This means they prefer a real picture of a real person. There is a bit of controversy about this and Google has said they will eventually roll out provisions for businesses, but for now they’re sticking firm to the real person idea.

That having been said, after reading “Crush It” I’m a firm believer in building a personal brand and I strongly advise you to do the same whenever possible.

I also would recommend that you think carefully about the picture you use. It really should be as appealing as possible. Here are my tips for The Best Google Profile Pictures for Authors

People like to see real human faces that are happy. Give that to them.

Getting it Together With WordPress

After you’ve finished your profile, it’s time to make the link from your blog back to your Google profile.

To do this, you’re going to need your profile URL. This is the same page where you went so you could go in and edit the your profile. The page identifier is a long number. Mine looks like this: https://profiles.google.com/108022381692020618173

The instructions tell you to then: “Copy and paste the following code into your site where you want the button to appear”

Here are the places Google recommends:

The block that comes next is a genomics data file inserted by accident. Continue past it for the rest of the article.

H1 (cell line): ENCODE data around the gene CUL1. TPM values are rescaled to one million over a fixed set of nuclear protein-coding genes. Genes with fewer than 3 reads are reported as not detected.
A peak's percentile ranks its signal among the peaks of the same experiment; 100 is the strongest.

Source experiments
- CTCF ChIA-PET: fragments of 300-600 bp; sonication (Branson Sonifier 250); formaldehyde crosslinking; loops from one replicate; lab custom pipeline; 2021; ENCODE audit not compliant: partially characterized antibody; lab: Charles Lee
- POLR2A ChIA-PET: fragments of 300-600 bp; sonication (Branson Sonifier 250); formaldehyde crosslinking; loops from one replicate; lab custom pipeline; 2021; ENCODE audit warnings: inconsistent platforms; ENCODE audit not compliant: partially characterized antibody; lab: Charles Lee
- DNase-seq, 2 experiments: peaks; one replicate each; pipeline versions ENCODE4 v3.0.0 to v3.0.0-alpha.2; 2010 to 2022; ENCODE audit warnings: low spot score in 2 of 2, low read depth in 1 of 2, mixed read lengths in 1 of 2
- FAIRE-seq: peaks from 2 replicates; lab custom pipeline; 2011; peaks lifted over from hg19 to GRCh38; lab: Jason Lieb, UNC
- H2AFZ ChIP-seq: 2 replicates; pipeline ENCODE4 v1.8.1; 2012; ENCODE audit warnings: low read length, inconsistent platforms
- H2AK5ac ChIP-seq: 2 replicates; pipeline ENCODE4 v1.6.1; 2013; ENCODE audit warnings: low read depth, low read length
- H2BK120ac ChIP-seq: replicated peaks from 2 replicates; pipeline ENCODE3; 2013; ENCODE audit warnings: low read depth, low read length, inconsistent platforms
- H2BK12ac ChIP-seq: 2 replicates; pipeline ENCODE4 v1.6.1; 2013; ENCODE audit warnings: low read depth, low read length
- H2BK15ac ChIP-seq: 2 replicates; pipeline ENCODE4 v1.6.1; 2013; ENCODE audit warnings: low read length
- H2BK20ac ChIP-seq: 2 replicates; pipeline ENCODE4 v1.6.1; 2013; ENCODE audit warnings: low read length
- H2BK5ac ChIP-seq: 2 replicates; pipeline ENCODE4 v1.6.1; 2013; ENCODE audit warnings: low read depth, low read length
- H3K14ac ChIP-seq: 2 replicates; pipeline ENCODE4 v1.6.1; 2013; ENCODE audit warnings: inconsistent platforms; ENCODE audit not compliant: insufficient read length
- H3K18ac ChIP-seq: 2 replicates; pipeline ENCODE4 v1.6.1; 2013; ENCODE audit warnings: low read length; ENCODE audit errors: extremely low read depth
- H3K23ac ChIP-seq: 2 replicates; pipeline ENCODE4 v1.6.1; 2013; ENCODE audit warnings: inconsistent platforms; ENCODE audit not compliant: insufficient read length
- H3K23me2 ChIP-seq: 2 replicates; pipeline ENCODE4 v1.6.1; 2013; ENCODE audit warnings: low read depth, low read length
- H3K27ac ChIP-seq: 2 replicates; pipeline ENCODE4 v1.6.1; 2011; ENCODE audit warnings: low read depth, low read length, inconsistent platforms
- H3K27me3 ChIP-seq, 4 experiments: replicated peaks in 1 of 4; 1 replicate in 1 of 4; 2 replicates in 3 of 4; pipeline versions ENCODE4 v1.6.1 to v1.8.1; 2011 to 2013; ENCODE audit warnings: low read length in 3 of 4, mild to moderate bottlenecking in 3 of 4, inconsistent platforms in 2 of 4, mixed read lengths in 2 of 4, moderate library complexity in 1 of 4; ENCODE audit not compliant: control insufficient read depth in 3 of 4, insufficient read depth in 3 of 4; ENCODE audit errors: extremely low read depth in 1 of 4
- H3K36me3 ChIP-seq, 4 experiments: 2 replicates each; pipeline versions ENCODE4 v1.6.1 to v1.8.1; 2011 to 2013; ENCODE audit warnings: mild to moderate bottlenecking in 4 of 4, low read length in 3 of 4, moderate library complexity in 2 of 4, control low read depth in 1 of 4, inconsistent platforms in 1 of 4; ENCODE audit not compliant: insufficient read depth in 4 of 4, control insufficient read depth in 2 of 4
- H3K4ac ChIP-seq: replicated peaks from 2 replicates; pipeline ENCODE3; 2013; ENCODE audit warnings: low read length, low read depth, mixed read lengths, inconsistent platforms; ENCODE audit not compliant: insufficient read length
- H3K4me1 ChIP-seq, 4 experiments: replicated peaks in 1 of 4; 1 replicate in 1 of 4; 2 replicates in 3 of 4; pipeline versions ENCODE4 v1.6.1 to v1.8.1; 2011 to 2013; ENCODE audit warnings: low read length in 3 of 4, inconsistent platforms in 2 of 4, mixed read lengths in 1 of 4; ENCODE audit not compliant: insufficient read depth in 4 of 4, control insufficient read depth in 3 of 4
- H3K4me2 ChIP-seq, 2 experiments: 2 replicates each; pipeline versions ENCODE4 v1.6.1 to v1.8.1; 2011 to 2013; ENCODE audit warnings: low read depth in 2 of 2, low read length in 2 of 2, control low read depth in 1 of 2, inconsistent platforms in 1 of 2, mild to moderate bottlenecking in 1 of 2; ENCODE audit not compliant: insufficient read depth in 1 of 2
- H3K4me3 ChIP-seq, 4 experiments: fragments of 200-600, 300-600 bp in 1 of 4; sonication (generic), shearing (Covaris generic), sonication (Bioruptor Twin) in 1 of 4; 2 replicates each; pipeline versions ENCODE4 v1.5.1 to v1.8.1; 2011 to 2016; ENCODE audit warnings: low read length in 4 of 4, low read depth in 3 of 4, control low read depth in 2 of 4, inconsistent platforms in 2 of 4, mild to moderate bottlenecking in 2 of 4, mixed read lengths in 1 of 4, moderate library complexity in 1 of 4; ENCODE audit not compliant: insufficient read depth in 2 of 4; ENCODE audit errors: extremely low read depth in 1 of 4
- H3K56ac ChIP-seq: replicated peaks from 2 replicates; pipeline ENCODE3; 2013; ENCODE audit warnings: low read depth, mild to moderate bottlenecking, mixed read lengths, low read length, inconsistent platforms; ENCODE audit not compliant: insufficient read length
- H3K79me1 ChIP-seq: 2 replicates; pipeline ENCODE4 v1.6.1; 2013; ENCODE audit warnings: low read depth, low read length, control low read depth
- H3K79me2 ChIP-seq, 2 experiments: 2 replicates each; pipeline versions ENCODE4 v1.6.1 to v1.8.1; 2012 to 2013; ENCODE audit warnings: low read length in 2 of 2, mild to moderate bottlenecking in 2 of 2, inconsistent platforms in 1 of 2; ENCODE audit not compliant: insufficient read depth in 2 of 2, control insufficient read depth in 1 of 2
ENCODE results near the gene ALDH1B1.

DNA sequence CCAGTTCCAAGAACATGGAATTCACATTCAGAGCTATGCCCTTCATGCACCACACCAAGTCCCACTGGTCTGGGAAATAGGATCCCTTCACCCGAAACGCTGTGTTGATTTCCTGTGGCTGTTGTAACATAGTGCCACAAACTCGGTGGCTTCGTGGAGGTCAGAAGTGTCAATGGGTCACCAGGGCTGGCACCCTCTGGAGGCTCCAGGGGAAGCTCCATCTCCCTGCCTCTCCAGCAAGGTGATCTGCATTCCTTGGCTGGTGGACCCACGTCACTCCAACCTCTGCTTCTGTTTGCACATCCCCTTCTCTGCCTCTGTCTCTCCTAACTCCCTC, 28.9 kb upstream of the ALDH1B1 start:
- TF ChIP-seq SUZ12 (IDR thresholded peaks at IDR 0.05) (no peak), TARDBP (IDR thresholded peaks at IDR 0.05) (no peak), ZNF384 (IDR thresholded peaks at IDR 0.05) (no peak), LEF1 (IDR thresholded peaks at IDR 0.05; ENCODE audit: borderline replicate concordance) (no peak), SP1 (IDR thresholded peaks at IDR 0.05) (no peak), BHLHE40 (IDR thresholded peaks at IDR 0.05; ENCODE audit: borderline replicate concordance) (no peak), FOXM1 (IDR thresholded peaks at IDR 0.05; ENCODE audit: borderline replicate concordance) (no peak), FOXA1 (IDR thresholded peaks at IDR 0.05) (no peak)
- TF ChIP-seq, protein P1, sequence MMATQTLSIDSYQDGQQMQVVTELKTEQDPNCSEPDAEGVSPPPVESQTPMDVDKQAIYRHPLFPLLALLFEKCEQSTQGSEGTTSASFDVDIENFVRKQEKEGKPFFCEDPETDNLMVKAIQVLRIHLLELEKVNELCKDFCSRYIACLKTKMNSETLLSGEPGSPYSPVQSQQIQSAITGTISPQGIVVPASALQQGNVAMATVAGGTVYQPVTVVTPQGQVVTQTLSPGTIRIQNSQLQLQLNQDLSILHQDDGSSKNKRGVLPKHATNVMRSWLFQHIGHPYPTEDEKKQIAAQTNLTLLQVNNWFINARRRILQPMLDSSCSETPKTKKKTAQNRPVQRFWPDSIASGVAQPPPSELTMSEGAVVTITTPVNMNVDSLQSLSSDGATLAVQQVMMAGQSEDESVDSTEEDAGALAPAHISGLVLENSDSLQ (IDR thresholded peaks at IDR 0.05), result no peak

You can add your Google Profile link in several places; choose the option that works best for your site.

  • A common footer, header, or navigation page that appears on every page. This is ideal if you manage a single-author blog.
  • The bottom or top of each individual post or article. This works well for blogs and sites with content from multiple authors.
  • An author profile page on your site. For example, many multiple-author sites have profile pages for each contributor; in this case, every article should link to its author’s profile page using rel="author" (see below). In this case, update each author profile page with a link to that author’s Google Profile.
So the easiest thing is to drag a text widget into a sidebar or footer widget area and then past the button code into the body area of the Text widget and Save.
If you don’t want to use the button, you can add a text link like this:

<a href=”https://plus.google.com/108022381692020618173?rel=author”>Google+</a>

Here’s what they say about using a text link:

Your link must contain the ?rel=author parameter, and your anchor text must end with a + character. (You don’t need to be a Google+ user to do this, and you can use any anchor text you want.) If either of these is missing, Google won’t be able to associate your content with your Google Profile.

After you’ve followed all our instructions above, please complete this form so we can let you know of any implementation issues. While we won’t be able to individually reply to everyone who fills out this form we may be in touch with questions about your data.

Don’t forget to add a link to your site in your Google profile. Do it now if you haven’t already done it. The way to do that is to go into where you edit your profile and click on the “Links” area. Then select for “Add custom link” and in the window that opens up, the first box is for the name of the link and the box below it is for the actual URL.

That should be it!

You can test it all out by using Google’s Rich Snippets Testing Tool

That tool has a cool little troubleshooter to let you know if you goofed up.